Without debate, "Howling VI: the Freaks" is the most offbeat in the werewolf film franchise. Considering the lackluster quality of most of the sequels, "Howling VI" should have been presented as a stand-alone submission. In fact, it caters to more than just a werewolf, even though one acts as its lead, catering on a number of unique specimens, and therefore emerges as a genuine monster-rally epic.
Directed by Hope Perello and written by Kevin Rock, the 1991 installment contains aspects of "House of Frankenstein"; Ray Bradbury's "Something Wicked This Way Comes"; Clive Barker's "Cabal/Nightbreed" (see "Monster Team-up #24": July '15); George A. Romero's "Tales from the Darkside: The Circus" (see "Monster Team-up #19": Sept '14); and Charles G. Finney's "The Circus of Dr. Lao". It also owes much to Tod Browning's "Freaks"; David Friedman's "She Freak" and as with those beloved entries, stands as a forerunner to the acclaimed "American Horror Story: Freak Show".
The story centers on an enigmatic Englishman/drifter named Ian (Brendan Hughes), a "closet" werewolf who wanders into a sleepy Southern town. He appears particularly drawn to a storefront flyer for a carnival called Harker's World of Wonders, which employees a line of human oddities. In truth, Ian has already accumulated news clippings on the traveling show: the implication being that he may wish to join it, or at the very least, seeks answers from it.
The carnival's owner and guru, R.B. Harker (Bruce "Martyn" Payne, in one of his most memorable roles) is a fascinating chap: stylish in countenance and at first, seemingly sympathetic toward those of different attributes. He tolerates (and perhaps even encourages) the rebellious behavior of his raucous gang, including its hermaphrodite, Carl/Carlotta (Christopher Marley) and a spiteful three-armed, little man named Toomes (Deep Roy). However, when they're crass to a new attraction, Winston, the Alligator Boy (Sean "Gregory" Sullivan), Harker puts them in their place and boosts the young man's ego, exalting his rough-skinned semblance.
On this basis, one would assume that Ian would have no problem finding his niche among the troupe, but for a time remains simply content in helping a humble preacher named Dewey (Jered Barclay) and his pretty daughter, Elizabeth (Michele Matheson), repair their church.
While the trio bonds, the darker side of Harker's carnival rises: not just with Carl/Carlotta and Toomes, but with the chicken-decapitating, harlequin geek, Bellamy (Antonio "Huggy Bear" Fargas), who acts as a lookout and accomplice to Harker. They know what Ian is, and they want him for their maniacal menagerie, especially Harker, who we soon learn is as unique as those he collects--a sadistic, dark-skinned nosferatu. He also holds a startling link to Ian.
It becomes a struggle for the preacher and daughter to accept Ian for what he's revealed to be, with smitten Elizabeth still wishing to embrace him and Dewey wrestling with the fact that his friend is a werewolf. However, through the dark heart of it all, the real evil of Canton Bluff makes itself known, but even so, when push comes to shove, can the good monster defeat the bad? The finale, of course, grants the answer.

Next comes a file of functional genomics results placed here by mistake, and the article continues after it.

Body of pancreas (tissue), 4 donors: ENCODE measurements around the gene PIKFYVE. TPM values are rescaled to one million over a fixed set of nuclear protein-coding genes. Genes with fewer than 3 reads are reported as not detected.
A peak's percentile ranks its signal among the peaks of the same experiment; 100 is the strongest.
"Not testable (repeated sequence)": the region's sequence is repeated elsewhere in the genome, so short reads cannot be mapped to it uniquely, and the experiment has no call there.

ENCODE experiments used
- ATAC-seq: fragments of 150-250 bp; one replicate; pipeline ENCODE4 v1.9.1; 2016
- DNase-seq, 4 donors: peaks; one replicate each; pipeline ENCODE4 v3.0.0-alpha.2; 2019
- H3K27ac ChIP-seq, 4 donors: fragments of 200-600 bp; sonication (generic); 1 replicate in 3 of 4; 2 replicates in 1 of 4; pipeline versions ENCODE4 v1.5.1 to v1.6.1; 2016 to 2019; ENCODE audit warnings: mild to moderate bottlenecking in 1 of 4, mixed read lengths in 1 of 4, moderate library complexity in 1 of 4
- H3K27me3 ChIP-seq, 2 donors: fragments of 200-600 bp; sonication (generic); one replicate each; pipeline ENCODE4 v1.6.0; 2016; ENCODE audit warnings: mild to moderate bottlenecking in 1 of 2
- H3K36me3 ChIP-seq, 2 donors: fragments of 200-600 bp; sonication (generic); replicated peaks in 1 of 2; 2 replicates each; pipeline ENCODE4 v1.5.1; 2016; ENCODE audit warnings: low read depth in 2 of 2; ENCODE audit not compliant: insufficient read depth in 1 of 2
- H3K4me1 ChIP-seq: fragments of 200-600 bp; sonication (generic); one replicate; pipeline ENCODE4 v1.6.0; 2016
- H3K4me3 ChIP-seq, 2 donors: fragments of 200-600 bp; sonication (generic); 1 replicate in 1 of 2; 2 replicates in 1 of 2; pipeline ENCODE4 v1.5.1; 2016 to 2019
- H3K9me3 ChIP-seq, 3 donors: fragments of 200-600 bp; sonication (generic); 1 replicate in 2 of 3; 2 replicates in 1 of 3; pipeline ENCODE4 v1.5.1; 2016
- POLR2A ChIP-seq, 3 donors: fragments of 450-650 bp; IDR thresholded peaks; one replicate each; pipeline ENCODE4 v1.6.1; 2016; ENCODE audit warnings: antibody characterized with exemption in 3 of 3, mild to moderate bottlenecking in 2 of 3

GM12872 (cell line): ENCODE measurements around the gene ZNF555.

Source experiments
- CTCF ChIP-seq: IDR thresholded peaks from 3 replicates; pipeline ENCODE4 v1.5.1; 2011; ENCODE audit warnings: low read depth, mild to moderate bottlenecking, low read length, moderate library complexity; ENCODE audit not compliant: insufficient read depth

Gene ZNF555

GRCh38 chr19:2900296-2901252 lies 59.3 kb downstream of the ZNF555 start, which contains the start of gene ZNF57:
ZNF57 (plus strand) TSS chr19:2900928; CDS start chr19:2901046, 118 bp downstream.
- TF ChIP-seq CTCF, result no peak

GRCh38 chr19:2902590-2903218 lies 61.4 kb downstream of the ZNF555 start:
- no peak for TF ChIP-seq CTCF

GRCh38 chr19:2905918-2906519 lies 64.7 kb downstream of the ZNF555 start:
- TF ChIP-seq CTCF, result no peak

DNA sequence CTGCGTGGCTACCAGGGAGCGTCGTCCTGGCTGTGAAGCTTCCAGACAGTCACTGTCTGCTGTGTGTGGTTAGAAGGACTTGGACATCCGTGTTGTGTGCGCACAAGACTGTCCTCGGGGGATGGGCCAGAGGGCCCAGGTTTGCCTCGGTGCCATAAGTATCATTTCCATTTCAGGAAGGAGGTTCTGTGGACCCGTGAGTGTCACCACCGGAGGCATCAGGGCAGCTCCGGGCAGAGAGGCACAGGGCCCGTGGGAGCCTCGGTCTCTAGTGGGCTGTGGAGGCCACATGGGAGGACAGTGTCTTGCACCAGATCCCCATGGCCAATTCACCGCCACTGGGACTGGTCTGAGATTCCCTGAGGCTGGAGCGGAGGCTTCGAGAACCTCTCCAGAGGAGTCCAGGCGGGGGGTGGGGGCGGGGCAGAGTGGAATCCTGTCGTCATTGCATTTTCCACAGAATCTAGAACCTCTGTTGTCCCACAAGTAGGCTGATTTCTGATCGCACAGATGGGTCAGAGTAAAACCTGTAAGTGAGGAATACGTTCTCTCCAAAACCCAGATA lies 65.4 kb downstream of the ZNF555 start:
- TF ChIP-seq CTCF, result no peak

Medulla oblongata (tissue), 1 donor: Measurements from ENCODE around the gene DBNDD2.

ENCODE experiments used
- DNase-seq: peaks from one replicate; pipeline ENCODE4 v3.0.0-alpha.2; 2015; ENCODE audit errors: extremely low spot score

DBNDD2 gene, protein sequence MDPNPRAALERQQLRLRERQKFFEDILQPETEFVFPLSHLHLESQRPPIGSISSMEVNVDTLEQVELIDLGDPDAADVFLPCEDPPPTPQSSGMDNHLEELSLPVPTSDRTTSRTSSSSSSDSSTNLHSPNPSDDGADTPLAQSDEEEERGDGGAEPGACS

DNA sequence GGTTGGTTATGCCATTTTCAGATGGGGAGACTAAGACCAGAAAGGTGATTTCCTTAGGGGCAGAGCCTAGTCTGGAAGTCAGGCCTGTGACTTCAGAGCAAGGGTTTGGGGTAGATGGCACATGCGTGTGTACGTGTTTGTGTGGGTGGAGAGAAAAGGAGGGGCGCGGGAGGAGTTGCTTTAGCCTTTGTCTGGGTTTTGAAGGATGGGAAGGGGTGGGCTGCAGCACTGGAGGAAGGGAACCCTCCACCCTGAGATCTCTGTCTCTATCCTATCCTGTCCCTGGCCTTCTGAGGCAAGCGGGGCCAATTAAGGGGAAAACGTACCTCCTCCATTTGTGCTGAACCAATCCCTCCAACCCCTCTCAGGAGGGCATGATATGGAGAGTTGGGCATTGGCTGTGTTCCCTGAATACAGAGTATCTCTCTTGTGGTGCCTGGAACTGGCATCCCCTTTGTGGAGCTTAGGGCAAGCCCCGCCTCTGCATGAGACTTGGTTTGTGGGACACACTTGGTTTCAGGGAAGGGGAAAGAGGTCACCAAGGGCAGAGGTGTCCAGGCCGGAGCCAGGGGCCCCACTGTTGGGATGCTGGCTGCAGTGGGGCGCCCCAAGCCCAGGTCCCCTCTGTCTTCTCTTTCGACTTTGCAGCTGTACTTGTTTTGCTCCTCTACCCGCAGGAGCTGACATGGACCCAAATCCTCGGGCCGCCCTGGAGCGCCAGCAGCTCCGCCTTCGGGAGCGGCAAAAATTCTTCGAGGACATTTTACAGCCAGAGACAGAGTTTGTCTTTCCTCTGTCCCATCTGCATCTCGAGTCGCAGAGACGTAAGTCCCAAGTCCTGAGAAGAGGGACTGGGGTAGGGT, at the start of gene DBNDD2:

Beyond its absorbing plot, "Howling VI" offers fine, low-budget visuals and atmosphere, with superb special make-up effects by Todd Masters and Steve Johnson. Also, to its credit, the oddities are never obscured by murky cinematography: a common flaw in most modern monster movies. (It should be noted that the werewolf design doesn't mesh with prior "Howling" installments, but this had already become a peculiar staple of the sequels, but in this instance is admirable for its Oliver Reed/"Curse of the Werewolf" insinuations, as well as projecting a look similar to Gary Oldman's furry counterpart in Coppola's "Drac" by at least a year.)
The only evident "flaw" in "Howling VI" is its prologue. The implication is that Ian has attacked a young woman; however, this seems to go against the character's grain, especially since he spares Winston's cat when in wolf form. On this basis, since the carnival does give teddy bears away as prizes (and the victim possesses one during the assault), perhaps it's Harker who's done the ghastly deed, but there's never any exploration on the matter, which upon repeated viewings creates a nagging loose end.
Despite this fact, and that some critics are inexplicably quick to condemn the movie without having even seen it, "Howling VI" is worth a watch and will certainly deliver the goods, as long as one doesn't anticipate too faithful a rehash of Gary Brandner's concepts (though for the record, certain elements of the author's novel, "Howling III", are present in the film).
Alas, its misleading attribution forces the film to get lost in the direct-to-video shuffle, but taken as its own entity (which is absolutely how it should be perceived), "Howling VI" proves impressive. It contains a moody ambiance, satisfying pacing and sharp characterization: traits certainly not found in most throwaway horror films of its era. An underrated and unjustly maligned gem if ever there was one and worthy of any monster team-up fan's broadminded acceptance...